Climate Change Risk & Vulnerability in a Remote Tanzanian Village

Project of the Month. I’m very lucky because every week I receive project progress reports from people from all over the world. I get to learn the intricate details about people’s lives living in drought conditions in deserts, I get to learn about people living in flood conditions in river deltas, and I get to learn about people’s lives in conflict situations.

To download these reports and learn about the participatory process please go to the bottom of the page.

This week I received a project report from Chris Enns (Canadian, but living and working in Tanzania), and Catalina Gheorghe (Colombian, but living and working in Romania); additional support was submitted by Philip Chiwanga of AICT-MUD a partnering organization with Chris’s organization CRWRC.

They are doing a community-based adaptation to climate change project with five hamlets in a village called Wagete, Tanzania, impacting 4,000 community members. Their project is what is known as a community-based adaptation ‘mainstreamed’ project. This means that they are incorporating adaptation to climate change activities into a traditional rural development project.

So for example, they have a healthcare component, an education component—and then for their adaptation components, a farmer soil and water conservation program and a farmer extension program. You can see a detailed outline of these programs on the downloadable reports below.


Over the past few weeks they’ve been working on determining the risks and vulnerabilities to changing climatic conditions that these communities have and will face in the future. They’re using an approach which combines scientific data with local community knowledge.


In simplified terms they can take meteorological data and projections to determine how much has the climate changed over the past few decades and how much is it expected to change—and compare that with local knowledge of how the weather has changed.

Collecting local knowledge is very participatory and very interesting. Working with a series of vulnerability and capacity analysis tools, Chris and his partner Philip worked with the community to develop a list of local resources, hazard maps, a seasonal calendar, a historical timeline and a discussion on current local coping strategies and aspired strategies. Here are a few examples of the workshop results:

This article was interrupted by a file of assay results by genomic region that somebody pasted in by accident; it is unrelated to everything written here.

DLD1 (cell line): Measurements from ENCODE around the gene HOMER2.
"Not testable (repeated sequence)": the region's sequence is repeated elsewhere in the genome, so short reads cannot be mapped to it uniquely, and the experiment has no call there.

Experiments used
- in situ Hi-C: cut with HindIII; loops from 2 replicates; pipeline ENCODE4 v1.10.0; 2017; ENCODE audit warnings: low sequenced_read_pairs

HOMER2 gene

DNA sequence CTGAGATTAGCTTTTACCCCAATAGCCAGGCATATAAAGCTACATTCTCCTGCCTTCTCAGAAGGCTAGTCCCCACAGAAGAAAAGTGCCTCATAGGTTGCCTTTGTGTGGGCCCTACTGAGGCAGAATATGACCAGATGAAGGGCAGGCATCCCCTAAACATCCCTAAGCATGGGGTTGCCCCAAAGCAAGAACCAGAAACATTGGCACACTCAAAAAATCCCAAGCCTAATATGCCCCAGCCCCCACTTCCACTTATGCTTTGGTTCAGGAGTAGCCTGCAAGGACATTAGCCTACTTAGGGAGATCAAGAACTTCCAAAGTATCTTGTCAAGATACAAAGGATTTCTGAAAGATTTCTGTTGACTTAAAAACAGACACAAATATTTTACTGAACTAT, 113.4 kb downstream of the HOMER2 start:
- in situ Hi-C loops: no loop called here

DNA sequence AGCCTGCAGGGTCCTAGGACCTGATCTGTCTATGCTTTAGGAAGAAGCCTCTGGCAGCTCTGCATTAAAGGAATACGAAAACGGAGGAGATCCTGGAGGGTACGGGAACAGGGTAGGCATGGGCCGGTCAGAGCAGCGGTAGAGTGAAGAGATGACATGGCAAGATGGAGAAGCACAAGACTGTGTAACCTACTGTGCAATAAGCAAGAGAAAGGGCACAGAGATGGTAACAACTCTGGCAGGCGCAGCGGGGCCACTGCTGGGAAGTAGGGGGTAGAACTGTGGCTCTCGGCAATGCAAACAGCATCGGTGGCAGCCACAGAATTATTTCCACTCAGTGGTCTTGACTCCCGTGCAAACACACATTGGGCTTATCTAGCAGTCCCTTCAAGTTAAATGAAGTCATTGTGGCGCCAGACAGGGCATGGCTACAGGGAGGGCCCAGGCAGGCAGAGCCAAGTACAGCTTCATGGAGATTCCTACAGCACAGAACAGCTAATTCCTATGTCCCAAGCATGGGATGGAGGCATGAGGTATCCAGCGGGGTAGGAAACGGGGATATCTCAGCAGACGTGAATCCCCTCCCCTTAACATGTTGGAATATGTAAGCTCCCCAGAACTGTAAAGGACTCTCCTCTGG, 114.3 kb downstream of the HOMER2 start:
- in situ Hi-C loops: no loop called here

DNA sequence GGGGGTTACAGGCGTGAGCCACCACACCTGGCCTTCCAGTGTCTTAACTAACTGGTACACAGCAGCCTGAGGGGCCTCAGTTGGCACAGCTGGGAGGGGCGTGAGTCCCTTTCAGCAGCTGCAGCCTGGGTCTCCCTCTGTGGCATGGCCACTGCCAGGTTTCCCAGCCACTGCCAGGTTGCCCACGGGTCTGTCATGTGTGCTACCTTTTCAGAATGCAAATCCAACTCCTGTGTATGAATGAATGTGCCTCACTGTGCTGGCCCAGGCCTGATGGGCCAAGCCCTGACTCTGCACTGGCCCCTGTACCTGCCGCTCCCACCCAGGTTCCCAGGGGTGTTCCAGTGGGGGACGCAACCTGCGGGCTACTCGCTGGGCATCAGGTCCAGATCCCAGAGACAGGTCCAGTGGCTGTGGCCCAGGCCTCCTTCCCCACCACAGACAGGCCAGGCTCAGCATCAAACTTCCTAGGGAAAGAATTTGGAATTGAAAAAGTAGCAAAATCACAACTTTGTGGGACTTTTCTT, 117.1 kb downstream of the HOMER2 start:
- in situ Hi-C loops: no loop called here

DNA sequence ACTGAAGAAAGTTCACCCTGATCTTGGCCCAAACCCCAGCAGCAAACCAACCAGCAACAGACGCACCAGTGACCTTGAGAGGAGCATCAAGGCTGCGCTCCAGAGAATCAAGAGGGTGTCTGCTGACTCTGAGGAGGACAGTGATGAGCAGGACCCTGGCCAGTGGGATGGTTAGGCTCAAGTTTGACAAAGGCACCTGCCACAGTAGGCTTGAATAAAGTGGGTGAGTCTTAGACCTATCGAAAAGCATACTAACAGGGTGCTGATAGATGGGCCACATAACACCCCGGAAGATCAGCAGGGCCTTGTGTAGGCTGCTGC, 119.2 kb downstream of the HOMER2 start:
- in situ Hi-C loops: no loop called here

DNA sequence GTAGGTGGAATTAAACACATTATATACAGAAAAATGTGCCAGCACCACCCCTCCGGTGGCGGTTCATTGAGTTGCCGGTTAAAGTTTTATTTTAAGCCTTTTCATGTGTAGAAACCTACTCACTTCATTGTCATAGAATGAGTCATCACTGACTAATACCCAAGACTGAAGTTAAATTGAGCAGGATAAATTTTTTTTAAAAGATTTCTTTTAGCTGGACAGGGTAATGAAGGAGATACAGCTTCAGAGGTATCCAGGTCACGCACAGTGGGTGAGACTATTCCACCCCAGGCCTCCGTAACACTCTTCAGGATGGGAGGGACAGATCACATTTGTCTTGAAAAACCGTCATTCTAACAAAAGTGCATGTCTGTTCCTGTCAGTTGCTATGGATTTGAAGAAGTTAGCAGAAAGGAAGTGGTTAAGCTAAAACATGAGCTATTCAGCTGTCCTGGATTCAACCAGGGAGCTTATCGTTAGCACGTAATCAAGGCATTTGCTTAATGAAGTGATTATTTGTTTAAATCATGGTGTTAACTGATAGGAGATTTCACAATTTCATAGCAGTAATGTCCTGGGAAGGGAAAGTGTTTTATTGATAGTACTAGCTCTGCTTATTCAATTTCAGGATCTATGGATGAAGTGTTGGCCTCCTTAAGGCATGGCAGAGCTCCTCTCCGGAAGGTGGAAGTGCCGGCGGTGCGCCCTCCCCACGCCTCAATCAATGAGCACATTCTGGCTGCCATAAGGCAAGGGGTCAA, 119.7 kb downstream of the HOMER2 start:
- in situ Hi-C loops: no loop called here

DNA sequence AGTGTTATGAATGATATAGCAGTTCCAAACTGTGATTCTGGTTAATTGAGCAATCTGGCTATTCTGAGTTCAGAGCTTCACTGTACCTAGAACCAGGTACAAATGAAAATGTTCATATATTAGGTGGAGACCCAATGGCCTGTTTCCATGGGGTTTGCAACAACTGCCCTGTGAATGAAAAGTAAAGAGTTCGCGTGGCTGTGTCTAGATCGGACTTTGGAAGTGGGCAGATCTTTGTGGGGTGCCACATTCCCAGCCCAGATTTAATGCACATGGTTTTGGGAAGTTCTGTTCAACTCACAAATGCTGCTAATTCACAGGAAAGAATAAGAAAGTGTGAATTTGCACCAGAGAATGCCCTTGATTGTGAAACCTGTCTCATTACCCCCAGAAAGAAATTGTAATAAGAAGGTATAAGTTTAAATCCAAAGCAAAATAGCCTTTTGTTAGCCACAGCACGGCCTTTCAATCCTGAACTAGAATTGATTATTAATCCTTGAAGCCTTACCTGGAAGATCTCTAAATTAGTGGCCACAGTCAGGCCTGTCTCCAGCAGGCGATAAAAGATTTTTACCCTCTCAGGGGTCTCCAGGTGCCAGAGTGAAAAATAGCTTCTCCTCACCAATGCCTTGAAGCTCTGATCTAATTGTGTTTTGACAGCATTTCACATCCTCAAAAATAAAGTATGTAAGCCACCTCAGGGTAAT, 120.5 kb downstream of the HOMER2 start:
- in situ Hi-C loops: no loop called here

• Water wells
  • Forest (bush)
  • Seasonal river
  • Primary school
  • Land for crop cultivation
  • Land for grazing

Hazards in their Community:

  • Floods
  • Drought
  • Malaria spread
  • Hunger (as a result of droughts)
  • Lack of health services within the community
  • Tuberculosis

Seasonal Calendar:

  • Sowing seeds
  • Farm preparation
  • Building houses
  • Selling crops
  • Weeding
  • Crop harvesting
  • Grazing livestock

Drought and Flood
The facilitator asked group members to rank the vulnerability of each identified resource from each of the identified hazard.rought and flood ranked as the highest hazards to livelihood resources. See the livelihood/hazard results matrix here.

The information that was gathered during this process, and the way that the information was collected in the participatory fashion, will do two things at once. This Tanzania and team will be able to improve their project design with new and more complete information—and most importantly with community feedback—and the community will continue the process of developing ownership in their project. Being able to provide knowledge, feedback, and project direction continues to reinforce for the community that this is their project—not an outsider’s.

To see the project reports about the workshop and about assimilating the information (not to mention some of the best photos I’ve seen yet!) simply follow these links:
Enns Gheorghe A5
Philip Chiwanga VCA Workshop

To learn more about the process:

OL 343 Adapting to Climate Change: The Community Focus

CARE: Climate Vulnerability and Capacity Analysis

Learn how to develop a community centered, impact oriented project.

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